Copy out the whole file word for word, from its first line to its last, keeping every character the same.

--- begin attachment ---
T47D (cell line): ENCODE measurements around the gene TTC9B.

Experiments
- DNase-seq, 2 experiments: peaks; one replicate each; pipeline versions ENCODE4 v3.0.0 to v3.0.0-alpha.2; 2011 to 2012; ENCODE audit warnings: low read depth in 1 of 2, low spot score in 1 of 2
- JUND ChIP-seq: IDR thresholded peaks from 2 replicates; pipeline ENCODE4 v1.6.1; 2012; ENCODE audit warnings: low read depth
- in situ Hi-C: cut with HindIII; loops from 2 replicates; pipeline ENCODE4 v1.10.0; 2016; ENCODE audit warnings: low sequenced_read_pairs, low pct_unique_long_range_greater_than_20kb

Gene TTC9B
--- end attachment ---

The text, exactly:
T47D (cell line): ENCODE measurements around the gene TTC9B.

Experiments
- DNase-seq, 2 experiments: peaks; one replicate each; pipeline versions ENCODE4 v3.0.0 to v3.0.0-alpha.2; 2011 to 2012; ENCODE audit warnings: low read depth in 1 of 2, low spot score in 1 of 2
- JUND ChIP-seq: IDR thresholded peaks from 2 replicates; pipeline ENCODE4 v1.6.1; 2012; ENCODE audit warnings: low read depth
- in situ Hi-C: cut with HindIII; loops from 2 replicates; pipeline ENCODE4 v1.10.0; 2016; ENCODE audit warnings: low sequenced_read_pairs, low pct_unique_long_range_greater_than_20kb

Gene TTC9B